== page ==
Press review: Russia proposes new gameplan for Middle East and West revisits aid to Kiev
Moscow offers up a new gameplan for the Middle East; the US and Germany revisit military assistance to Ukraine; and North Korea's neighbors are perturbed by its latest rocket launch. These stories topped Wednesday’s newspaper headlines across Russia.
A delegation of top diplomats from Organization of Islamic Cooperation (OIC) and League of Arab States (LAS) countries visited Moscow to discuss the Israeli-Palestinian conflict with Russian Foreign Minister Sergey Lavrov. The top Russian diplomat suggested creating a new special mechanism of external support, which could be employed following the blocking of the Middle East Quartet (the EU, Russia, the US and the UN), Vedomosti writes. Arab and Muslim countries want to enlist Russia and China’s help in order to counterbalance the dominant role of the United States, Andrey Kortunov, academic director of the Russian International Affairs Council, pointed out. The Arabs are unwilling to fully rely on the Americans, who currently have the initiative as Middle East mediators. Clearly, Washington is the only one that can put pressure on Israel but it will not act against the Jewish state, Kortunov said. The Arabs are rightly concerned that the US will try to go back to the Abraham Accords, that is, Israel’s separate agreements with Arab nations. Meanwhile, the Americans will ignore the pro-Palestinian masses in Arab countries, putting pressure on Arab and Muslim elites to accept Tel Aviv’s demands, Kortunov noted. The OIC and LAS "would like to introduce new players into this equation, who would be able to offset US influence." "The list of such players is quite short; it includes Russia, China and Turkey, as well as some countries of the Global South," the expert said. Russia could benefit from participating in and even hosting such events because it would show the outside world that Moscow is not isolated even though attempts to put it on an island have not stopped since the Ukrainian crisis broke out in 2022, Sergey Balmasov, senior expert at the Institute of the Middle East, noted. According to him, such meetings lay the groundwork for further strengthening Moscow’s ties with the countries of the Middle East and North Africa.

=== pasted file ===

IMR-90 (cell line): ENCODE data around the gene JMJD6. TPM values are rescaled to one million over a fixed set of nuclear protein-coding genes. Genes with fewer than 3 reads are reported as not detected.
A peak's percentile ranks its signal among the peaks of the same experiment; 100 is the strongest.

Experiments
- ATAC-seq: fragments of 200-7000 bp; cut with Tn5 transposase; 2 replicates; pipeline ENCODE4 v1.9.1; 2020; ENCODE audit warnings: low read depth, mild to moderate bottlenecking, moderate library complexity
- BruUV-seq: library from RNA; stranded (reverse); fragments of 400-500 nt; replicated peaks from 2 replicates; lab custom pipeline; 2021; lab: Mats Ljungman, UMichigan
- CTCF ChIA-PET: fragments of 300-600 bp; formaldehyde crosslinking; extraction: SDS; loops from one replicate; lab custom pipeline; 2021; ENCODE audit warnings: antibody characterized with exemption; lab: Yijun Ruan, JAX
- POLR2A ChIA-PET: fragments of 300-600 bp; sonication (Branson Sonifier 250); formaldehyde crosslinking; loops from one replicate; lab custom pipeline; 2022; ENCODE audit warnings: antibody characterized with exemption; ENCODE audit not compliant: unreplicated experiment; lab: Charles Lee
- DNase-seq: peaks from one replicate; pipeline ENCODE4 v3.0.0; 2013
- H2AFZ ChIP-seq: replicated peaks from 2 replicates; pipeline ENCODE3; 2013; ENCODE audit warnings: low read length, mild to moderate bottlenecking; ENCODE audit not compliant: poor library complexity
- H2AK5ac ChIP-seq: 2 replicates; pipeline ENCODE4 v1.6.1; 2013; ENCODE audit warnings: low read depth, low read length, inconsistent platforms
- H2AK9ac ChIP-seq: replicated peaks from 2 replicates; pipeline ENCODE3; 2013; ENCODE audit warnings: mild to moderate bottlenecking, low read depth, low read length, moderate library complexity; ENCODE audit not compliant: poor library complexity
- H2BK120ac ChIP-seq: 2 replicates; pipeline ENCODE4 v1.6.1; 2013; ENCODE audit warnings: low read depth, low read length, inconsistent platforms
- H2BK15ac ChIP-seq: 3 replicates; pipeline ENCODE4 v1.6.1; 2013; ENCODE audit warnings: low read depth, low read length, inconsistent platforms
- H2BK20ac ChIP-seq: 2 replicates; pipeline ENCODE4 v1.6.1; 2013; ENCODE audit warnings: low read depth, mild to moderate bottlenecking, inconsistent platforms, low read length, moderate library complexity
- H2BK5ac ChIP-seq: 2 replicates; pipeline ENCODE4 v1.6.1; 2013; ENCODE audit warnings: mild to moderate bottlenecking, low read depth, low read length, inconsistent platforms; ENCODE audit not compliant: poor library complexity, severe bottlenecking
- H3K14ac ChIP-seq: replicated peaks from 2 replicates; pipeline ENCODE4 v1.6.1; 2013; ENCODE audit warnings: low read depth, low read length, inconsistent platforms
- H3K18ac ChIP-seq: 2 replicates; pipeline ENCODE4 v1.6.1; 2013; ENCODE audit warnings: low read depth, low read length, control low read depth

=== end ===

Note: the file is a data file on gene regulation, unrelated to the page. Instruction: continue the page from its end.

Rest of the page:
The German government may cut aid to Ukraine next year because of difficulties with approving the country’s budget, a Bundestag member told Izvestia. Meanwhile, German Defense Minister Boris Pistorius said in Kiev on November 21 that Berlin would provide Ukraine with another military aid package worth over 1.3 bln euros. Pentagon chief Lloyd Austin, who visited the Ukrainian capital on November 20, pointed out that Kiev had the necessary resources to carry out a winter military campaign.Germany has already sent more than 4.2 bln euros worth of weapons to Ukraine. Pistorius reassured Kiev that Berlin would not stop supplying it with weapons. However, the promised aid package does not contain Taurus long-range missiles, a weapon Kiev has been asking for for months. Bundestag member Eugen Schmidt told Izvestia that Germany doesn’t have the funds to keep supporting Ukraine. "Germany simply has no money left. <...> The government is hastily trying to reduce some expenses in order to make sure that next year’s budget is approved. I don’t rule out that Ukraine aid will also be reduced to a certain extent," the lawmaker said. As for the US, the Kiel Institute for the World Economy estimates that Washington allocated $45.7 bln in military aid to Kiev between January 2022 and September 2023. Austin visited Kiev to test the waters for a possible change in strategy, Vladimir Bruter, an expert with the International Institute for Humanitarian and Political Studies, said. In his view, a ceasefire could be an option for the Biden administration. "On the one hand, the US is short of funds and on the other, the Biden administration wants to make sure that no serious incidents take place in 2024. They need to shake things up. Given Biden’s declining approval rating, they are seeking to stop the wars that hurt his popularity," the expert noted.